My elderly mother was shocked when she paid her first visit to the National Gallery of Canada some years ago. Upon entering the area reserved for the Group of Seven, my mother suddenly stood transfixed. “I know these paintings,” she exclaimed as if she had just encountered a room full of long-lost friends. “We studied them in school.”
Back in the 1940s, silkscreened prints of Group of Seven paintings were distributed to schools, military barracks, and other institutions through a joint program of the National Gallery and the company Sampson-Matthews Ltd. The program evidently had impact. There was my mother 60-some years later recalling the paintings she had seen on the walls of her red brick schoolhouse in tiny Ogema, Sask.
Some of those very prints are now on the walls of the Firestone Gallery at the Ottawa Art Gallery. They are part of an exhibition called Sell Out? Note the question mark: It is meant to make you think about what is true art and what sacrifices artists must make to create their art. Is a great artist with a small bank account “selling out” when he or she, in order to pay the rent, creates commercial art, such as travel posters, Christmas cards, and schoolroom decorations? (Such examples are all in the exhibition.)
The answer must be “no;” the artist is not “selling out” any more than an artist is “selling out” by waiting on tables at night to supplement meagre or non-existent earnings from art. Catherine Sinclair, curator of this exhibition, seems to agree, calling these commercial works by the Group of Seven and others part of their “genuine artistic practices.”
Yes, the members of the Group of Seven, Canada’s most famous artists, had difficulties supporting themselves only by selling their paintings. For most of them, especially early in their careers, getting positive reviews and snagging the odd sale to the National Gallery produced insufficient income to pay the rent.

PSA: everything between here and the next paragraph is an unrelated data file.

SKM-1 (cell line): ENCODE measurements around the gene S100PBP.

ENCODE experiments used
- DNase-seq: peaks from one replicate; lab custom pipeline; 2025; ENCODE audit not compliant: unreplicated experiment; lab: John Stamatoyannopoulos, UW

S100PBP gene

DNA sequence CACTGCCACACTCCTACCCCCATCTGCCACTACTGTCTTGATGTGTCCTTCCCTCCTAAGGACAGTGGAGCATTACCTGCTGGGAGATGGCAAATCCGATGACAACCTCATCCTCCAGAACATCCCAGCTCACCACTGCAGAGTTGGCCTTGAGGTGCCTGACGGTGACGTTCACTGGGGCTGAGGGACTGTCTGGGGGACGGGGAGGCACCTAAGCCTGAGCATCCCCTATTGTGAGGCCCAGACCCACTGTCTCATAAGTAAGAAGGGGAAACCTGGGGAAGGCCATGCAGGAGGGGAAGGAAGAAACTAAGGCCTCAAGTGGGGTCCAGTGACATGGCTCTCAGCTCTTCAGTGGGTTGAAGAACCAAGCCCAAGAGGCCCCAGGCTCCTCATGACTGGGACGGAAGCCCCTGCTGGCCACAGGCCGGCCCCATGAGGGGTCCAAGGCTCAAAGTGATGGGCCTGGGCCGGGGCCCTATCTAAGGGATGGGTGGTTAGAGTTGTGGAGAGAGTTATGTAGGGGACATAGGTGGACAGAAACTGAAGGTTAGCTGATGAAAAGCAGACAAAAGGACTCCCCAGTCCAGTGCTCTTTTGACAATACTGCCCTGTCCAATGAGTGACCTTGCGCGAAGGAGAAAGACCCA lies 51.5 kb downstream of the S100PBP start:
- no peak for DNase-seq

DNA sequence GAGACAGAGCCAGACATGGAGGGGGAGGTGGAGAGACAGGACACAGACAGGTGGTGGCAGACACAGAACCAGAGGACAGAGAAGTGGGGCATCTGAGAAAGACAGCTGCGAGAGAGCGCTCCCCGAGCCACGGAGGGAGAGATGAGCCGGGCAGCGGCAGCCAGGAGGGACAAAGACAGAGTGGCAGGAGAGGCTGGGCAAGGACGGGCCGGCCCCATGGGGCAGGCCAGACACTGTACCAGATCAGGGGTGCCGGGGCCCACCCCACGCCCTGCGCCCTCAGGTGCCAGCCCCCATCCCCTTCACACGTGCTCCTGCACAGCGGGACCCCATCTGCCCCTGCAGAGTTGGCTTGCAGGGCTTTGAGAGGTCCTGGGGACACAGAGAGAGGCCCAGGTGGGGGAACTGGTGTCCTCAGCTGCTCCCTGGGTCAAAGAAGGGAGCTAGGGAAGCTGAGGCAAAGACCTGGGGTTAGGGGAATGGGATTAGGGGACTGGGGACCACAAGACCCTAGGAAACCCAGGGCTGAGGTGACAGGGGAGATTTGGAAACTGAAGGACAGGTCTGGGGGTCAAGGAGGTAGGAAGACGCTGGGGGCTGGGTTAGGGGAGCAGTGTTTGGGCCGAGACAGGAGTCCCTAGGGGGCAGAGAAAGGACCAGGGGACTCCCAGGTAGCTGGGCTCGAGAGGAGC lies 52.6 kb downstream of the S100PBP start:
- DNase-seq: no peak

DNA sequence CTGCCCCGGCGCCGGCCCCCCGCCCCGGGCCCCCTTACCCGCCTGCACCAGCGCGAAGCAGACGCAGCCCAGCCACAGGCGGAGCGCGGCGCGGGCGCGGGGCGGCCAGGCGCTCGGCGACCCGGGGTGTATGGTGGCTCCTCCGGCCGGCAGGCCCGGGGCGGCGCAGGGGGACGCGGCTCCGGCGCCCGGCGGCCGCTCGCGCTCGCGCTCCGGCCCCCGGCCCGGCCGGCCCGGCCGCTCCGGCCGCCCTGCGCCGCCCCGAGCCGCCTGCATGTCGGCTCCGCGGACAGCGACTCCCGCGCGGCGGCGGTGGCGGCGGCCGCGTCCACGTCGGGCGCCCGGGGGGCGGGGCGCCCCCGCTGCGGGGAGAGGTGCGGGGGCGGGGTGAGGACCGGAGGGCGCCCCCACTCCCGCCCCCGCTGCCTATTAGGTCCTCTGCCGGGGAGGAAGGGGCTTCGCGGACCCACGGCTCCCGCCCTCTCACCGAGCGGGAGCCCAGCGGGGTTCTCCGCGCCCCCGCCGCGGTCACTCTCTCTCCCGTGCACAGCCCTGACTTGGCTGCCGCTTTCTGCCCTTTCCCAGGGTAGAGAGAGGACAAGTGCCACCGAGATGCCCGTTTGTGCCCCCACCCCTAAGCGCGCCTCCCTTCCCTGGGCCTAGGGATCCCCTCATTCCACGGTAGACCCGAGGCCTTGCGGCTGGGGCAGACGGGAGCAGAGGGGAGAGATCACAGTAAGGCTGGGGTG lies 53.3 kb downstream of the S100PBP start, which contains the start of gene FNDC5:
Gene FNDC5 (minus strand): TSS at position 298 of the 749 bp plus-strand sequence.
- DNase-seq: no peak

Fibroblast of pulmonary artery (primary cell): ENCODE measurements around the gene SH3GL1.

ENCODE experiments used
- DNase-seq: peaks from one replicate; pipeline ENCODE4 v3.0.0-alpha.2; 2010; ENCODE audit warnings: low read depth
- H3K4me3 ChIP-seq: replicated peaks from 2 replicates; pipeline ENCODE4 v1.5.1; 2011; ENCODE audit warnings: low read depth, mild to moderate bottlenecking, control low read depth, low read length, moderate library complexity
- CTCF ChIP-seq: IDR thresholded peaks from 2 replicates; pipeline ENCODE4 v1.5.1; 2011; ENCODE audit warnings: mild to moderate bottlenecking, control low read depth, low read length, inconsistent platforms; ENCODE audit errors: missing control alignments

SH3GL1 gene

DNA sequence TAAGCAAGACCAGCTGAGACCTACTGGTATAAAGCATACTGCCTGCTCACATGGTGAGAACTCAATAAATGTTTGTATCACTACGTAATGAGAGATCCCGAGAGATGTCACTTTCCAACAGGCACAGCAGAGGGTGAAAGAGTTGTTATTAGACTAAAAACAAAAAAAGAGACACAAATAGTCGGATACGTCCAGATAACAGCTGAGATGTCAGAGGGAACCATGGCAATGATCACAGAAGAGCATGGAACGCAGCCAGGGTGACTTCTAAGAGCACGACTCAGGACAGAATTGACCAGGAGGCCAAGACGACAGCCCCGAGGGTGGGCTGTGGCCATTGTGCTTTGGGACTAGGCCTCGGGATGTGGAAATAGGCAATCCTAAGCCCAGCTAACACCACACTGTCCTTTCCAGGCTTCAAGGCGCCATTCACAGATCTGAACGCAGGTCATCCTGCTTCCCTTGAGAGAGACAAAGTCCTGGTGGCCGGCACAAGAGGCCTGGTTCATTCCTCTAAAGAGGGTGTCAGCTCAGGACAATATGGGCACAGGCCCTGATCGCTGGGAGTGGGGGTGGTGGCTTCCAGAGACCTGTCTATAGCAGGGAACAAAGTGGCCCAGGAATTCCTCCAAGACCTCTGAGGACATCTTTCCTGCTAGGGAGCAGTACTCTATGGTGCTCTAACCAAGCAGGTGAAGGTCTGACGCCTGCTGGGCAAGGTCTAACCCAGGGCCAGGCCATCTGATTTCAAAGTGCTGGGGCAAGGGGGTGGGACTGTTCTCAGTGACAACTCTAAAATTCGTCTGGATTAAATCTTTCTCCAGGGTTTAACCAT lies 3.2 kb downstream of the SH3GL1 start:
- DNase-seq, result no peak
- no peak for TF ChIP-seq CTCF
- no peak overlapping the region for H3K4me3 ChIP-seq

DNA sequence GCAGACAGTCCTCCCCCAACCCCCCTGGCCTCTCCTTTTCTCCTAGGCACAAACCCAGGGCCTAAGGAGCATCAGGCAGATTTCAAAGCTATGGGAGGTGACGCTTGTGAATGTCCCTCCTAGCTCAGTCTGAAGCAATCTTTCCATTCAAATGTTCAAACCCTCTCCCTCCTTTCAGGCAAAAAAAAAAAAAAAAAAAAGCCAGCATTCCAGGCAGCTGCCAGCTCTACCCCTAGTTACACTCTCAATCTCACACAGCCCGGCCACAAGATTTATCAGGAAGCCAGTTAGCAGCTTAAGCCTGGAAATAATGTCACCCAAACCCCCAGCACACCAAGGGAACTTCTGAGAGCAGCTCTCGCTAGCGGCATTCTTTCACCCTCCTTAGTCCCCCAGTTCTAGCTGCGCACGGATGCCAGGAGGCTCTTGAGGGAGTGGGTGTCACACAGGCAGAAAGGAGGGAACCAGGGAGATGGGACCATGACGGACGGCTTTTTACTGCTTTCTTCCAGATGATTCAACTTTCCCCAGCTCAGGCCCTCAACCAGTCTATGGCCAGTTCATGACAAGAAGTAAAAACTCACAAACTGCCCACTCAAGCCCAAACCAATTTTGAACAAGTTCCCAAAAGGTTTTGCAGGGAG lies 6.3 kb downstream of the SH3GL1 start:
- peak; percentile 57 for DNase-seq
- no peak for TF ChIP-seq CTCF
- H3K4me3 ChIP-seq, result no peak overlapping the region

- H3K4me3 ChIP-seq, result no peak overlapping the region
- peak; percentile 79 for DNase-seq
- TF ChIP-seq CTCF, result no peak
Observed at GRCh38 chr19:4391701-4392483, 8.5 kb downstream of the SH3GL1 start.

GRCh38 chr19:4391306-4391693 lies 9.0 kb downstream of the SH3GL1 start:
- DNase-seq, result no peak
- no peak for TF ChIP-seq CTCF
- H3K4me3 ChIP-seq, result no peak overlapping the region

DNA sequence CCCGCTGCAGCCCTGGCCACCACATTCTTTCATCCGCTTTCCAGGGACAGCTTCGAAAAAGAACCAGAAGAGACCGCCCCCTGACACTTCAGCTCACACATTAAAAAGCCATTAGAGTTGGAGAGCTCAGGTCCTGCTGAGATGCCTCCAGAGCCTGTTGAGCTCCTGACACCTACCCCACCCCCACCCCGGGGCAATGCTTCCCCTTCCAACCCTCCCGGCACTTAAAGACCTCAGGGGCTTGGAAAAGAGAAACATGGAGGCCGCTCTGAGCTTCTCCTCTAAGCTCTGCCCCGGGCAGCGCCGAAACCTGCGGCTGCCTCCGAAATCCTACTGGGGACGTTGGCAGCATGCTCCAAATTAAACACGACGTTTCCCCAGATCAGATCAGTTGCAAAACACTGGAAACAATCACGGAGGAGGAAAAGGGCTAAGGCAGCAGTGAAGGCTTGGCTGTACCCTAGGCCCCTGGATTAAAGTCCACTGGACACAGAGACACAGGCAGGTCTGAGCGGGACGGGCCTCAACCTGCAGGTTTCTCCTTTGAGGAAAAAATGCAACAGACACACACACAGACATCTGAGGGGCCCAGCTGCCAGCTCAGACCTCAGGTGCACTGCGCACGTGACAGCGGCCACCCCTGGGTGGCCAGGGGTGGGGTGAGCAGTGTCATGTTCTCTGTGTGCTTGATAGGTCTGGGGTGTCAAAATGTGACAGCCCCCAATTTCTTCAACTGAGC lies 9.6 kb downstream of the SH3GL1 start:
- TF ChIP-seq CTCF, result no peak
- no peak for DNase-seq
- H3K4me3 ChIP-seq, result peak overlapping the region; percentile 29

Thus, Tom Thomson and many of his friends in the Group worked for the graphic art firm, Grip Ltd. of Toronto while they were creating Canada’s most famous paintings. And yes, they also created commercial Christmas cards, which anyone could buy but were also deemed to be of such artistic significance that they were exhibited annually at the National Gallery. And yes, they accepted commissions (and free trips) from Canadian National Railways to create posters encouraging travellers to see the Rockies by rail.
It is a pity that more of today’s top Canadian artists are not given the same chance to “sell out” as did the Group of Seven and such contemporaries as Yvonne McKague Housser. I have seen classrooms of children, for instance, enthusiastically embrace the ingenuous art of British Columbia’s Brian Jungen, famous for turning Nike running shoes into Haida masks. Kids “get” Jungen.
Another good candidate for classroom study is Shary Boyle, the Toronto artist who creates, with bizarre twists, porcelain figures like the ones your grandmother collected. Kids would surely love to decipher those creations. But no one is reproducing the works of Jungen and Boyle for classroom study.
Some of Canada’s top artists, including Diana Thorneycroft and Dana Holst, have “sold out” to the French Theatre of the National Arts Centre by allowing their works to be reproduced on posters and programs advertising plays.
Ottawa brothers Stefan and Jason St. Laurent have been picked to be the artists for next year’s season. Do they consider that a sell-out? No.
On Nov. 8, the National Gallery is opening an exhibition called Artists, Architects and Artisans: Canadian Art 1890–1918. The exhibition will show how artists were employed to beautify everything from pianos to fireplaces during that 28-year period. Did those artists “sell out?” Definitely not.
Sell Out? continues at the Ottawa Art Gallery until Jan. 5, 2014.